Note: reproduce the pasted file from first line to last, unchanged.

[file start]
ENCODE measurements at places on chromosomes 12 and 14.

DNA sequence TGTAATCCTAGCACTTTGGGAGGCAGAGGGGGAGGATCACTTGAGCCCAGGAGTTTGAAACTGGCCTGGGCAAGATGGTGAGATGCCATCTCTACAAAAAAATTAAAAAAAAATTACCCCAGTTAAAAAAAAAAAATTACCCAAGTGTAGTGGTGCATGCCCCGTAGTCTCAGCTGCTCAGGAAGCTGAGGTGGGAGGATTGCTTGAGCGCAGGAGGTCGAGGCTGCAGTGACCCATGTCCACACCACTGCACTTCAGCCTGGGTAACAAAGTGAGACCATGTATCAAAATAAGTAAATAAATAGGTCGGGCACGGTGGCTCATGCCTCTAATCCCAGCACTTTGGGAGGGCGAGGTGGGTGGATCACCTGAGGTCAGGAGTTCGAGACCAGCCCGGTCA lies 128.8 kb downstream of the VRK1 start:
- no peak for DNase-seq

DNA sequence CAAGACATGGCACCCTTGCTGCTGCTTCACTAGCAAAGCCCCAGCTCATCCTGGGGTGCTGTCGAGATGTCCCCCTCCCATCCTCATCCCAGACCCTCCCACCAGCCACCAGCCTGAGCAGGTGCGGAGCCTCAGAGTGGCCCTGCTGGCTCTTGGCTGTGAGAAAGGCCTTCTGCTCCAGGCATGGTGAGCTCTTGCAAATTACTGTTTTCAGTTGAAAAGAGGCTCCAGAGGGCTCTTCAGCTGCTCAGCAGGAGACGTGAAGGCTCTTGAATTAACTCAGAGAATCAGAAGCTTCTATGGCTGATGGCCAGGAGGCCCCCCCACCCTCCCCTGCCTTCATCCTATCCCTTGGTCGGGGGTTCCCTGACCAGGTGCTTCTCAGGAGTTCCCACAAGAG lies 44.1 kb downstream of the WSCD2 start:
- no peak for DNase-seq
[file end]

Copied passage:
ENCODE measurements at places on chromosomes 12 and 14.

DNA sequence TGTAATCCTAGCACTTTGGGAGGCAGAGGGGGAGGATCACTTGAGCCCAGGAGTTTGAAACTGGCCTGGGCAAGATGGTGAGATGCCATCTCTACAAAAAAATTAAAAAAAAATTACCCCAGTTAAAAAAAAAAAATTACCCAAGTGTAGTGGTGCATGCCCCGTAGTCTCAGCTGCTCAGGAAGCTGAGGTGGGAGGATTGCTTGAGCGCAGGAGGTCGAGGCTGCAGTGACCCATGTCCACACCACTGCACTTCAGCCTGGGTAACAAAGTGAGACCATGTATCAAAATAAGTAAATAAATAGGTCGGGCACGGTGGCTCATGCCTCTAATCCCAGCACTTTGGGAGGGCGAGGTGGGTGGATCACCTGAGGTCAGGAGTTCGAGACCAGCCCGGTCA lies 128.8 kb downstream of the VRK1 start:
- no peak for DNase-seq

DNA sequence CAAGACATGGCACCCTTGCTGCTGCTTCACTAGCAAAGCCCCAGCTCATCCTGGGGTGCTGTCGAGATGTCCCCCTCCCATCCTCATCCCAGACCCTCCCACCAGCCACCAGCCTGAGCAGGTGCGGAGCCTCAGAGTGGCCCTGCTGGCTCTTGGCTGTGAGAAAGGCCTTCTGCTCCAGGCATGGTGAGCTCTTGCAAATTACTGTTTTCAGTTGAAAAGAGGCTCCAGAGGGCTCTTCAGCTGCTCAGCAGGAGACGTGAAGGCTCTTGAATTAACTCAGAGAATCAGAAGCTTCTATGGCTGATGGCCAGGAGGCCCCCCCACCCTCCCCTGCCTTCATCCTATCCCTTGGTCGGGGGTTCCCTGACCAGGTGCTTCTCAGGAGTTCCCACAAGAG lies 44.1 kb downstream of the WSCD2 start:
- no peak for DNase-seq